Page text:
Once the nets were all collected, our Rangers escorted the boats back to the Resort, where they tied onto our mooring buoy to await processing. The following day, local authorities arrived and the boats were taken to the village from which we've leased our No-Take Zone for processing. The community elders there have recently instituted a 'Keputusan Adat,' roughly translated as 'Traditional Agreement,' which clearly outlines specific sanctions for boats caught fishing in our No-Take Zone. This was the very first case to be prosecuted in accordance with the new regulation, and the boats received a fine of approximately 3 month's wages, paid directly into the village's coffers. The boats were essentially impounded until the captains paid up, after which they were dispatched to Sorong to tell all their shark-fishing friends about their treatment.

Ranger Patrol on duty. Misool Eco Resort, Raja Ampat, IndonesiaWe are now half a decade into our community patrolling effort, and if we've learned anything along the way, it's that a clear enforcement strategy is absolutely essential to conservation.

Without a well-defined mechanism for enforcement, which includes punitive measures, regulations amount to nothing more than casual suggestions for good behaviour at sea. We applaud the local Papuan leaders for their forward-thinking measures. Our next step is to scale up this homegrown victory and expand an enforcement strategy beyond the boundaries of our No-Take-Zone and to the rest of Raja Ampat.

In October 2010 Misool Eco Resort and Shark Savers successfully petitioned the Raja Ampat government to establish a shark and ray sanctuary - by the Bupati's decree, it is now expressly forbidden to fish for sharks, rays, turtles, and dugongs in all 46 million hectares of Raja Ampat. This was a landmark decision, especially considering the fact that Indonesia is the world's largest shark fishery. The country has been methodically stripping its most valuable marine resources to sell to China, where increasing numbers of consumers demand shark fin soup.

Ranger Patrol on duty. Misool Eco Resort, Raja Ampat, IndonesiaThankfully, leaders here including the Head Regent of Raja Ampat and the Head of Raja Ampat's Tourism Depatment are very supportive of conservation initiatives. They understand that apart from the critical part sharks and rays play in the ecosystem, they also play a vital role in the local economy. Without these beautiful animals, Raja Ampat's nascent tourism industry is building on a crumbling foundation.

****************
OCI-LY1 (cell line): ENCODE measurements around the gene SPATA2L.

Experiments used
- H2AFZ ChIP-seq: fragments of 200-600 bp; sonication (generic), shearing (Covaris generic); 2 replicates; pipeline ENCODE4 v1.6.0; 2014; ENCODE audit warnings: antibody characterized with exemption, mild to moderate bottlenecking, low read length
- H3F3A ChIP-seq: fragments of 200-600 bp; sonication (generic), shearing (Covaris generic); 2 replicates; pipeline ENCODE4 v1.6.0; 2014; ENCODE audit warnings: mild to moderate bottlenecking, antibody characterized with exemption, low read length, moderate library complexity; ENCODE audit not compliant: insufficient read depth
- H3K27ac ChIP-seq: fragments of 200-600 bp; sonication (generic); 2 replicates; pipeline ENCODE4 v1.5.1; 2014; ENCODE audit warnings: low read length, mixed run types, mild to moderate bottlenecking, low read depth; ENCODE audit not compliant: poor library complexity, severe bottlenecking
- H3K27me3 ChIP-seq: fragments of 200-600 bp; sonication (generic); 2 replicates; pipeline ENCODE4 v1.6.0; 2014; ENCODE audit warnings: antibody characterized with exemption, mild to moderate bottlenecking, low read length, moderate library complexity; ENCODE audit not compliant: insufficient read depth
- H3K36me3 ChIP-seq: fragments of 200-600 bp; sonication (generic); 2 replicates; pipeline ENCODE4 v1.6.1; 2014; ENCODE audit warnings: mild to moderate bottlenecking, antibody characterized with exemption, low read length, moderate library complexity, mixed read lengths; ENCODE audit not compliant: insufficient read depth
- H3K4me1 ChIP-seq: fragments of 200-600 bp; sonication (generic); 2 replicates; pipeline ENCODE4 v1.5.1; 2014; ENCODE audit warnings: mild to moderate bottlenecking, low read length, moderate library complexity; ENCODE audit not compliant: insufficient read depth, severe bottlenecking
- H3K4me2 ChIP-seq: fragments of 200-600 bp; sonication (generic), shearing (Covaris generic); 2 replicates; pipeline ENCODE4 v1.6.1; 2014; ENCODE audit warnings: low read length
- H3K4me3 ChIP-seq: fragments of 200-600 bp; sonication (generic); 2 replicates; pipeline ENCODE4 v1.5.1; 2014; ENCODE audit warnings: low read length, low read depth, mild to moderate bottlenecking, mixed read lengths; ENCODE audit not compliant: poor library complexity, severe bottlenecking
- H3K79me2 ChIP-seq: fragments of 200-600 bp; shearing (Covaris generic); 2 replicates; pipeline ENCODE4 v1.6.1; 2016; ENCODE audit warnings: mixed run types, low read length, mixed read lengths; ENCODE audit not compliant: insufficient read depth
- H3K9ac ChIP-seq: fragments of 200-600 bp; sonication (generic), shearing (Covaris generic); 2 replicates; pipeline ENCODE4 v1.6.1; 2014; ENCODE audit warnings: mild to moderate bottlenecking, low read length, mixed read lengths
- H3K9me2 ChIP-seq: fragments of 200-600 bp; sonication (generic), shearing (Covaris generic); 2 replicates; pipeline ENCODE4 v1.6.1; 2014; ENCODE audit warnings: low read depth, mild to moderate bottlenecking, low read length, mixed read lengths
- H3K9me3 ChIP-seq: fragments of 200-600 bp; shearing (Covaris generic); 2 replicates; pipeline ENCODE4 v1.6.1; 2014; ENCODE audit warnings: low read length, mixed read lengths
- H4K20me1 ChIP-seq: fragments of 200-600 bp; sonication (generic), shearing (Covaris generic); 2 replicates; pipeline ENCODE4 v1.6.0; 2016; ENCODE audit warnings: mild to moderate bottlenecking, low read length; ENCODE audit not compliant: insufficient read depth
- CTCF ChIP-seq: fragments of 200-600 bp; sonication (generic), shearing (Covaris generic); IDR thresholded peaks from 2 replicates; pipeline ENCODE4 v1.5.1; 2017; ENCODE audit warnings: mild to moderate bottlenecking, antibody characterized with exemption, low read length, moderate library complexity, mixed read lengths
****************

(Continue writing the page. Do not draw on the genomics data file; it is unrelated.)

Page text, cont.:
And so our Ranger Patrol continues to expand. As many of you already know, we just about tripled the size of our No-Take Zone late last year. Thanks to generous support from Wild Aid and other private donors, we've been able to purchase a new speedboat so the Rangers can patrol the new area around the Daram Islands.

We've employed a new team of local rangers and also started a community patrol, in which each week 2 community members join the team to participate in the patrol activities. This week, they've been busy building a new ranger station in Daram. We'll be visiting the islands together over the weekend to make the necessary supplications and offerings to local spirits. Once that's done, our operation can officially begin.

Black-tip Reefshark at Misool Eco Resort, Raja Ampat, IndonesiaBy now, hopefully you're asking yourself how you can be a part of this conservation success story. Well, we've got a few ideas for you! The first is to come and visit us. Simply put, tourism supports our conservation efforts. Let us show you around the world's richest reefs - that's the best way to illustrate how our conservation initiatives are paying off.

Alternatively, we've set up an Indonesian charity to receive funds destined for our conservation initiatives. We are hoping to raise enough money to replace our original Patrol boat, which as put in several years of dutiful service and is now sorely in need of retirement. The new boat plus engines will cost us somewhere in the neighbourhood of 60,000 USD. We also need a considerable reserve fund to staff the patrol and buy fuel. Please contact us at info(at)misoolecoresort(dot)com for more details about how you can get involved.